Demoscene, Chipmusic Ideology, and Fakebit Criticism in the First Chipscene Generation

The first generation is considered to be rather purist (Pasdzierny 2012, 179) as it is directly linked to the demoscene (Tomczak 2011; Carlsson 2008, 162; Pasdzierny 2012; Nova 2014). Demoscene is a computer subculture that emerged in the 1980s. The aim of demosceners was to push the technological limitations of 1980s computer platforms and demonstrate their coding skills by creating short audio-visual, non-interactive presentations called ‘demos’ (Reunanen and Silvast 2009; Tasajärvi 2004). As Menotti Gonring argues, “[e]ven today, such works [demos] are appraised not only by their plastic beauty, but also by their algorithmic elegance – which can be evaluated by their size in bytes. Upon creating a demo, the filmmaker does not only aim for the equilibrium of compositing and montage, but also for the efficacy of the subjacent code.” (Menotti Gonring 2009, 111.) Thus, evaluation of demos depended on aesthetic criteria tied to the technological aspects both of the demo and the platform.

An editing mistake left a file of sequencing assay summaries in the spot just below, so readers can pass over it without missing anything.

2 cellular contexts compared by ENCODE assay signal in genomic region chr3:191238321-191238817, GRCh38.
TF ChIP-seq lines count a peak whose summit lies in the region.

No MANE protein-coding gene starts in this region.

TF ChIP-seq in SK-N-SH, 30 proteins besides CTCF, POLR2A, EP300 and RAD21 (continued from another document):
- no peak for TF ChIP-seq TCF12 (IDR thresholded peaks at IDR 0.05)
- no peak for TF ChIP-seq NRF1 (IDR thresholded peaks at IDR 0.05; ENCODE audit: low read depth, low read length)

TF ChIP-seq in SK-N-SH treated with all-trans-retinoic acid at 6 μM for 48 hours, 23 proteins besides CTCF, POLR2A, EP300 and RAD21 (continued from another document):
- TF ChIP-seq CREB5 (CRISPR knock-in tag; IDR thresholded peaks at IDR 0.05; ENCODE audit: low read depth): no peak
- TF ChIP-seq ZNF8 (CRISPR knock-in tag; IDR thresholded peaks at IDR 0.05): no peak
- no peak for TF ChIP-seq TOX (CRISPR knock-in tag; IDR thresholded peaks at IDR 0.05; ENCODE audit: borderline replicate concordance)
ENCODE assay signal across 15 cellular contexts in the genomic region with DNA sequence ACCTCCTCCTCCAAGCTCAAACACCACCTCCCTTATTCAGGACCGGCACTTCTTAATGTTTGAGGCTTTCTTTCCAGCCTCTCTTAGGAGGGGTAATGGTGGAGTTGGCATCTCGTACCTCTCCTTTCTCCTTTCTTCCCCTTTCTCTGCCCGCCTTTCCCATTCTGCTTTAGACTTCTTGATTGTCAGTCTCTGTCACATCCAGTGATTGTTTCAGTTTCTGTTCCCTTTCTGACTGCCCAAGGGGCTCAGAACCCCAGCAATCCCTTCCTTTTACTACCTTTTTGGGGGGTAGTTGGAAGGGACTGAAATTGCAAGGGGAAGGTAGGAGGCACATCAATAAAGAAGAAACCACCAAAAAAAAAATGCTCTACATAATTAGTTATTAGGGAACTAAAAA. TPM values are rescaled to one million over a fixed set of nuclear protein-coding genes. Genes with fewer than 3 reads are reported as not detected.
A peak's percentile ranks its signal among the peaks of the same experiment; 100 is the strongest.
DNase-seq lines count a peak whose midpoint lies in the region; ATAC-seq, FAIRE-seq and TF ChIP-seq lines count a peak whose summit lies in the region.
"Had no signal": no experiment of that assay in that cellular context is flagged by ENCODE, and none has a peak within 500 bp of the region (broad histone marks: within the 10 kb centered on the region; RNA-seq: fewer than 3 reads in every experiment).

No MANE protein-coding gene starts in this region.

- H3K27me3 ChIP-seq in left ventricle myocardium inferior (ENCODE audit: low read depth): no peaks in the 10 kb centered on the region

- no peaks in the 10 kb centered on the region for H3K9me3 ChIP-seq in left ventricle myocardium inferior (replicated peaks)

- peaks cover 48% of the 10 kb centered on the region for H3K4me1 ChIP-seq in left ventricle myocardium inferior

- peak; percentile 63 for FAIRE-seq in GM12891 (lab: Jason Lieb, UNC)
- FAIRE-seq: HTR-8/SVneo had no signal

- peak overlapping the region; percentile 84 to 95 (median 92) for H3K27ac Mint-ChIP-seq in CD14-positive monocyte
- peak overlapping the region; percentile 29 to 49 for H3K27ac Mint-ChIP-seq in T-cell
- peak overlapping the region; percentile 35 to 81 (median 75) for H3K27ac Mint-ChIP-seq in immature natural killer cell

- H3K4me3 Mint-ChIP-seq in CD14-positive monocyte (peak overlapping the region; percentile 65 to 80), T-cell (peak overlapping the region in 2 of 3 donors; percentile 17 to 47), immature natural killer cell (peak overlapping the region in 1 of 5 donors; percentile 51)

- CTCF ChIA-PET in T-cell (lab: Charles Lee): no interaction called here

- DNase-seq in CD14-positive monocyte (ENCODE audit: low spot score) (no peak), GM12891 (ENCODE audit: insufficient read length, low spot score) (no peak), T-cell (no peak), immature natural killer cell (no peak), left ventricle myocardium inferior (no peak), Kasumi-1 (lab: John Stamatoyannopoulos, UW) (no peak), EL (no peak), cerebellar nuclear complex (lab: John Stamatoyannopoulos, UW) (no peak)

Carlsson suggests that demosceners consigned to the concept of originality when it came to building a demo without borrowing another demoscener’s work:

Generally it was ‘better’ to do everything yourself, from scratch. Even if some people used parts of other demoscene works, they ran the risk of being called lame instead of elite. The romantic notion of the isolated author-genius was thus highly present in the demoscene. […] The practice of absolute measurements of quality dates back to cracking, as does the related distinction between the elite and the lamers. If you were elite you knew how to behave, how to talk (elite = eL17E), and how to produce (from scratch). (Carlsson 2009, 19.)

In principle, the concept of the elite genius as outlined above was a powerful attribute that a demoscener could possess.